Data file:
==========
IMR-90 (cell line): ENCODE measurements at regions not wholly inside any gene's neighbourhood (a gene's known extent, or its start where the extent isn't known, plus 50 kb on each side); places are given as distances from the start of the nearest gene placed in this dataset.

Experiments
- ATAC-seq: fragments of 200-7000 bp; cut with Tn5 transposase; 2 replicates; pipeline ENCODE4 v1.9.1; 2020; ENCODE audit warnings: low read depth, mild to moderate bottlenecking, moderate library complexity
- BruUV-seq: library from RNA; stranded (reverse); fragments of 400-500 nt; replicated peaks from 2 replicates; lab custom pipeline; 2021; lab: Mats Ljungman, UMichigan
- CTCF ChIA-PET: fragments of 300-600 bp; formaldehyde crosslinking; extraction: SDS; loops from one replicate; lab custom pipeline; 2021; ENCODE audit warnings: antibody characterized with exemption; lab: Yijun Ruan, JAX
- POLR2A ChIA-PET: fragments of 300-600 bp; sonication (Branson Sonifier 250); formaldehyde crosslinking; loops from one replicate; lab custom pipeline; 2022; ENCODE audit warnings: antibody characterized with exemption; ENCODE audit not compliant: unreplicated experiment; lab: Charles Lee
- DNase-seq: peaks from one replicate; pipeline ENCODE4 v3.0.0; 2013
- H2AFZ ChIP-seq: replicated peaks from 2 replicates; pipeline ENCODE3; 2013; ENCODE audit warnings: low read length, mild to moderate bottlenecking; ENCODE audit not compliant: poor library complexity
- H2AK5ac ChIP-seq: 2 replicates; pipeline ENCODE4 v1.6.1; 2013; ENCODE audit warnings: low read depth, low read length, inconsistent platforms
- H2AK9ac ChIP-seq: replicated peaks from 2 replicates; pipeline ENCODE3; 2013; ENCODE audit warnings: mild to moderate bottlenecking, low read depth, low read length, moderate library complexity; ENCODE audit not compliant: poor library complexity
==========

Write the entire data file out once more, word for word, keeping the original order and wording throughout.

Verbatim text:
IMR-90 (cell line): ENCODE measurements at regions not wholly inside any gene's neighbourhood (a gene's known extent, or its start where the extent isn't known, plus 50 kb on each side); places are given as distances from the start of the nearest gene placed in this dataset.

Experiments
- ATAC-seq: fragments of 200-7000 bp; cut with Tn5 transposase; 2 replicates; pipeline ENCODE4 v1.9.1; 2020; ENCODE audit warnings: low read depth, mild to moderate bottlenecking, moderate library complexity
- BruUV-seq: library from RNA; stranded (reverse); fragments of 400-500 nt; replicated peaks from 2 replicates; lab custom pipeline; 2021; lab: Mats Ljungman, UMichigan
- CTCF ChIA-PET: fragments of 300-600 bp; formaldehyde crosslinking; extraction: SDS; loops from one replicate; lab custom pipeline; 2021; ENCODE audit warnings: antibody characterized with exemption; lab: Yijun Ruan, JAX
- POLR2A ChIA-PET: fragments of 300-600 bp; sonication (Branson Sonifier 250); formaldehyde crosslinking; loops from one replicate; lab custom pipeline; 2022; ENCODE audit warnings: antibody characterized with exemption; ENCODE audit not compliant: unreplicated experiment; lab: Charles Lee
- DNase-seq: peaks from one replicate; pipeline ENCODE4 v3.0.0; 2013
- H2AFZ ChIP-seq: replicated peaks from 2 replicates; pipeline ENCODE3; 2013; ENCODE audit warnings: low read length, mild to moderate bottlenecking; ENCODE audit not compliant: poor library complexity
- H2AK5ac ChIP-seq: 2 replicates; pipeline ENCODE4 v1.6.1; 2013; ENCODE audit warnings: low read depth, low read length, inconsistent platforms
- H2AK9ac ChIP-seq: replicated peaks from 2 replicates; pipeline ENCODE3; 2013; ENCODE audit warnings: mild to moderate bottlenecking, low read depth, low read length, moderate library complexity; ENCODE audit not compliant: poor library complexity